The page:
First introduced on our blog in 2015 as a new approach to brand communications, Storyshowing has seen another shift over the past year. Social networks are embracing brand stories by offering companies more intimate and real-time ways of sharing them. Let’s take a look at these changes:
Where It All Began: Storyshowing 1.0
Storytelling is essential for effective communications, and two years ago brands found that it was no longer enough to simply tell their story. They had to show it. Why? Attention spans shortened as people became inundated with information. In addition to that, social networks began updating their algorithms to push brand content down in news feeds. As a result, brands began leveraging visuals to bolster the impact of their message, from videos to branded graphics to infographics. Don’t get me wrong. Visuals have been around for a long time in communications – from printed pamphlets to picture uploads on social channels – but they were not as strategically integrated into marketing and communications. They were a “nice to have” as opposed to today’s “must-have.” Without visuals, engagement falls by the wayside. Without engagement, a brand’s story doesn’t get the reach it needs in order to survive in today’s crowded market. It recently became apparent, however, that the approach brands took to visual content marketing needed to change in order to satisfy the masses who require more, now and in the fastest way possible.
The New Wave of Storyshowing
Since 2014, brands have embraced storyshowing by rolling out more visual content marketing campaigns. According to the Content Marketing Institute, 55 percent of content creators planned to prioritize creating visual content in 2016. Seeing a need, social networks made changes to better enable storyshowing for brands. These changes suit both brand and user by providing quick ways to share visual content and even quicker ways of digesting said content.
We’ll start with Snapchat. Launched in late 2013, Snapchat’s Stories feature started a snowball effect among other social networks. While Snaps, the network’s self-destructing photo feature, grew initial interest, Stories put Snapchat on the map for both users and brands. Why? Because, just as the name promises, this new feature enabled people to tell a story. Users could view and share a series of Snaps, shown in chronological order and accessible for 24 hours. In June 2014, Snap Inc. reported that one billion Stories were viewed per day, and in April 2016, Snap Inc. confirmed that user Stories fueled 10 billion daily video views. It was huge.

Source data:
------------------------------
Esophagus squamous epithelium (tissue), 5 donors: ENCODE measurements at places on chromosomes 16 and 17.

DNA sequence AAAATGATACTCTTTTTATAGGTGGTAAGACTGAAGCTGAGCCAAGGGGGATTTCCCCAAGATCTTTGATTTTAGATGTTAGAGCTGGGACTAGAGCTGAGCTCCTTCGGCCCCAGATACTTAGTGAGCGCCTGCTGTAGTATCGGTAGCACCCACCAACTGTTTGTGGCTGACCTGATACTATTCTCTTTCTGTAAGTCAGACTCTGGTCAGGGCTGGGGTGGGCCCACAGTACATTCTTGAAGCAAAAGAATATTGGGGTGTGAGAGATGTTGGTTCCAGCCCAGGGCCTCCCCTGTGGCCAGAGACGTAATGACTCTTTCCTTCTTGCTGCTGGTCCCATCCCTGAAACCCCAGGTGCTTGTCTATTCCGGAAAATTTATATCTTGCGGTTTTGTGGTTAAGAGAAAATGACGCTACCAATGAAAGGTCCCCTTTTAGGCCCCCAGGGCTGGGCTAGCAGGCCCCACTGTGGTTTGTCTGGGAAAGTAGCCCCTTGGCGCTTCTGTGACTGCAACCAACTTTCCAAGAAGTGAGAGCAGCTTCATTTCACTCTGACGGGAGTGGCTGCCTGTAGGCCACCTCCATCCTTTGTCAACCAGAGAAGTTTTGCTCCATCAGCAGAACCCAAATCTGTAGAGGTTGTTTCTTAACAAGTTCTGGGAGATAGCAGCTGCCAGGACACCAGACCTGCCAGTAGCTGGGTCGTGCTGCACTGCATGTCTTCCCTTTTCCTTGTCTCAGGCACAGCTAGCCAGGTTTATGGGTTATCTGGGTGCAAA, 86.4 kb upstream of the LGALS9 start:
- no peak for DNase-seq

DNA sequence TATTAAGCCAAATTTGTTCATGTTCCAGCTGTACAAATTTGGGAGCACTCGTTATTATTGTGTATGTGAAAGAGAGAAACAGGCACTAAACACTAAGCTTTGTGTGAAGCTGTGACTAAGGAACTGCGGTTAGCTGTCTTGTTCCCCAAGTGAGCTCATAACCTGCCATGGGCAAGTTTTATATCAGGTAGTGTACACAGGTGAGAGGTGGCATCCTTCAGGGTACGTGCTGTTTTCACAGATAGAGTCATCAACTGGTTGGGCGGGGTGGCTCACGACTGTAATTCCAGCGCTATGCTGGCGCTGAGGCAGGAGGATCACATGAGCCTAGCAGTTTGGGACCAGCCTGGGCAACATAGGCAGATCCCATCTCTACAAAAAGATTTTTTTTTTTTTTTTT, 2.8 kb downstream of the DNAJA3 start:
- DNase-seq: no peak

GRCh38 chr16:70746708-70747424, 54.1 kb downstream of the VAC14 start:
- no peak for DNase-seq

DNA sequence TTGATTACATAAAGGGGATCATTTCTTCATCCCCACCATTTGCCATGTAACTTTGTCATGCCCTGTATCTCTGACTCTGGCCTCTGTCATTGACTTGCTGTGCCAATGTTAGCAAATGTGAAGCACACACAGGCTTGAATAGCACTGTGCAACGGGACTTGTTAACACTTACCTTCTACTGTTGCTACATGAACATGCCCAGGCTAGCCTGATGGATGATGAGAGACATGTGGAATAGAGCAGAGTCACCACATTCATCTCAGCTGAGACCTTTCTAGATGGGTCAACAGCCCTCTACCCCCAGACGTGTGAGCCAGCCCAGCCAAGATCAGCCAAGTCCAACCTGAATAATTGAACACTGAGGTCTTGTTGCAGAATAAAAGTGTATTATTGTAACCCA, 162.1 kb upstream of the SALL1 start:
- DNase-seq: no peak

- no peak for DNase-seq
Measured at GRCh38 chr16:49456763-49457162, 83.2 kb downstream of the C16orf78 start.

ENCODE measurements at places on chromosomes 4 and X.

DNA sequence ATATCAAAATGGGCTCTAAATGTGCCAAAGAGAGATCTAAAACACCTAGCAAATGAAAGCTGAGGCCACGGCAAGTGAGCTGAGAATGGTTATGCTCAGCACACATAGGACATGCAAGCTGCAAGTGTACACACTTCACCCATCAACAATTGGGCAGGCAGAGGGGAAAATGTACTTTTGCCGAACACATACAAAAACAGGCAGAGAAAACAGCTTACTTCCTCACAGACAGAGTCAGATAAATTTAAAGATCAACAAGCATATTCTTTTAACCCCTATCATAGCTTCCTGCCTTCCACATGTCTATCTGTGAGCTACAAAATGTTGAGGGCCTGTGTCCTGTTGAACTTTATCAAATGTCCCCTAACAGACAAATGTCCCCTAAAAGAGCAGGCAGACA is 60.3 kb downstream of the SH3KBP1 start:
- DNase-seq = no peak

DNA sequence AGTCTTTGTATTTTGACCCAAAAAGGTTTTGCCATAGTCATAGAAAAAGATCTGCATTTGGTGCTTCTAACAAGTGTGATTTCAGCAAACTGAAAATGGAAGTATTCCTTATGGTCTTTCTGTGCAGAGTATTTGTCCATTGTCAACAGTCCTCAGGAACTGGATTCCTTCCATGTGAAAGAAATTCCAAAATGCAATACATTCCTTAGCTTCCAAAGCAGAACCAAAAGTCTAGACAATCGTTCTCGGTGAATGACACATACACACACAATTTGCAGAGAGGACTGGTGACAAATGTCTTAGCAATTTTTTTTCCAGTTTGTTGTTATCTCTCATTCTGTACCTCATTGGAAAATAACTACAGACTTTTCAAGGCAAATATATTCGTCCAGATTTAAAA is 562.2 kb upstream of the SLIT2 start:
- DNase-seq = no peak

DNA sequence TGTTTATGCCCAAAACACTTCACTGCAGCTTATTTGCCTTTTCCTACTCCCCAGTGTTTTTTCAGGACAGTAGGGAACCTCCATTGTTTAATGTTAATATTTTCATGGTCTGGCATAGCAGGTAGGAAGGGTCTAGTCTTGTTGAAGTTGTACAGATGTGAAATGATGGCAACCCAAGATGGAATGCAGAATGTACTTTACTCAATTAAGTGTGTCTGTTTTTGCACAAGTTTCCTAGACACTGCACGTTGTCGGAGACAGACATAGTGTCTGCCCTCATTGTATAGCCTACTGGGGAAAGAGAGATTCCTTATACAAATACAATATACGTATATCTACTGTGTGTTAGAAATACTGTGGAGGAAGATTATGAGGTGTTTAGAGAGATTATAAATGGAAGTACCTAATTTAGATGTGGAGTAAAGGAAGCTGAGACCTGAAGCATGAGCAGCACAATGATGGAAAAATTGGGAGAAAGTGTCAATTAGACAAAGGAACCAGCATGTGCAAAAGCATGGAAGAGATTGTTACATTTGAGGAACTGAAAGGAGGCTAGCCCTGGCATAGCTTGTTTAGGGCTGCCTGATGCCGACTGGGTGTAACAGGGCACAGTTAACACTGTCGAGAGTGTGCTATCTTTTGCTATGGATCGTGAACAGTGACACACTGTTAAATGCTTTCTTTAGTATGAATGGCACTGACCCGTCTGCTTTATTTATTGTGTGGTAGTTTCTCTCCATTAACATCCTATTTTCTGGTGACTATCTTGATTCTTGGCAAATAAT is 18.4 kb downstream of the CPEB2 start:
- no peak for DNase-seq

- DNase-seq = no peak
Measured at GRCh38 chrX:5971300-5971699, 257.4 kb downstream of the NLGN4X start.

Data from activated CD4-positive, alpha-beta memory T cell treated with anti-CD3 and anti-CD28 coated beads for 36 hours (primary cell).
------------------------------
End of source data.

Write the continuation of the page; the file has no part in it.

When other social networks saw those numbers, they began to act, working to create similar features that culminated in a number of announcements this year. Instagram introduced Stories – their own version of Snapchat’s Stories. It, too, allowed users to upload a series of photos and videos that tell a story and air for 24 hours. Original. I know, but just as effective. Twitter opened up its Moments feature so all users could share photos, videos and tweets that come together to tell a story. Facebook introduced Facebook Live, YouTube introduced Live Streaming and Twitter let you broadcast live via Periscope. These effectively killed off Google’s Hangouts on Air, which was before its time yet not strong enough to withstand the test of time.
While live streaming tools take a different approach to storyshowing, all of these new features cater to that short attention span I mentioned earlier. They are quick, real-time, here-in-a-minute and gone-in-a-flash glimpses into the life and times of “insert brand here.” Over time, these glimpses build upon a brand’s overall story, creating a connection among key audiences.
So how can your brand get in on the action?
Hello, Instantaneous Need
As the King says in “Alice in Wonderland,” – “Begin at the beginning.” You must first understand where storyshowing is headed, which, if I’ve done my job correctly, you know by now. From there, you need to review your options when it comes to leveraging the right social network to reach your audience. Once your channels are identified, it’s time to put together a visual content marketing strategy and corresponding tactics. Ask yourself: What do we want out of this? What message are we trying to convey? How does that message tie that to our brand’s story? How can we visually represent that via images and live video streaming? Get creative, but never forget your audience and their interests. Remember, you only have a second to grab their attention so make it count, make it quick and make it impactful.
This article first appeared in the November 2016 issue of O’Dwyer’s.